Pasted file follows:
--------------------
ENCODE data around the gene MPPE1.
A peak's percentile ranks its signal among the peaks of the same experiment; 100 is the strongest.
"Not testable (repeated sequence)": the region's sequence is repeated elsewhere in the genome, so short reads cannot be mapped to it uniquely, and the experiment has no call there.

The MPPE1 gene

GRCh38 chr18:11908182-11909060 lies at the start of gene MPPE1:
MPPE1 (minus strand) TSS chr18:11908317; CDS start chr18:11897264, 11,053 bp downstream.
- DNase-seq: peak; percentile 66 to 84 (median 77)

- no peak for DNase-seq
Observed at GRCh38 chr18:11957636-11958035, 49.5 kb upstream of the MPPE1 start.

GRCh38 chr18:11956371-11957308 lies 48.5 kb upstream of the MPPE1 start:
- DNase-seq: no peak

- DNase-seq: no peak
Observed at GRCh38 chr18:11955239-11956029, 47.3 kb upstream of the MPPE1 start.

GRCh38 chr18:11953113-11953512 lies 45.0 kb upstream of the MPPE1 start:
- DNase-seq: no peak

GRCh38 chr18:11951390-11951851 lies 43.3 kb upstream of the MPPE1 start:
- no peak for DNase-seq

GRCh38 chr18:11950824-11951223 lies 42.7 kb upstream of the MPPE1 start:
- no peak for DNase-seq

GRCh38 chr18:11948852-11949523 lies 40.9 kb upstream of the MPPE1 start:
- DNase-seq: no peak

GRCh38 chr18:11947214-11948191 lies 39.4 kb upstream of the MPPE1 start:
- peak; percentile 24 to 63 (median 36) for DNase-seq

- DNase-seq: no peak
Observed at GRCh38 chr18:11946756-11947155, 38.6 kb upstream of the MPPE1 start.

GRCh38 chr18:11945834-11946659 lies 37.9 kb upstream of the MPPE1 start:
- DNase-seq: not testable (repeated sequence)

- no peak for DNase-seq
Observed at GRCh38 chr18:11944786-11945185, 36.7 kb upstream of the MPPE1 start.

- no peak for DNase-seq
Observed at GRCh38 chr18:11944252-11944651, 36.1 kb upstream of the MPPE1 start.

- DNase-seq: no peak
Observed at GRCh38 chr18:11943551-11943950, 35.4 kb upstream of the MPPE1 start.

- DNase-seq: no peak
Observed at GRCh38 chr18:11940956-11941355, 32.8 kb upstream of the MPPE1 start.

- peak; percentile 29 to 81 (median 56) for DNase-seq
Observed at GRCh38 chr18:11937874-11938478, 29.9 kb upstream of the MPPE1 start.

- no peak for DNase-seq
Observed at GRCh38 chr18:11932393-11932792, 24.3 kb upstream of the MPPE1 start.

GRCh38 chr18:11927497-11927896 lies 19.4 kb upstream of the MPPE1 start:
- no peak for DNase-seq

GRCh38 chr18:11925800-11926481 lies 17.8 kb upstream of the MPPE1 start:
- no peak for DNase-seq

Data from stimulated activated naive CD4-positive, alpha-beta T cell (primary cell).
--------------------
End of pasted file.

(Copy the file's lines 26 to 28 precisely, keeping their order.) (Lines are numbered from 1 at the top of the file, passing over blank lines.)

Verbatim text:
GRCh38 chr18:11945834-11946659 lies 37.9 kb upstream of the MPPE1 start:
- DNase-seq: not testable (repeated sequence)

- no peak for DNase-seq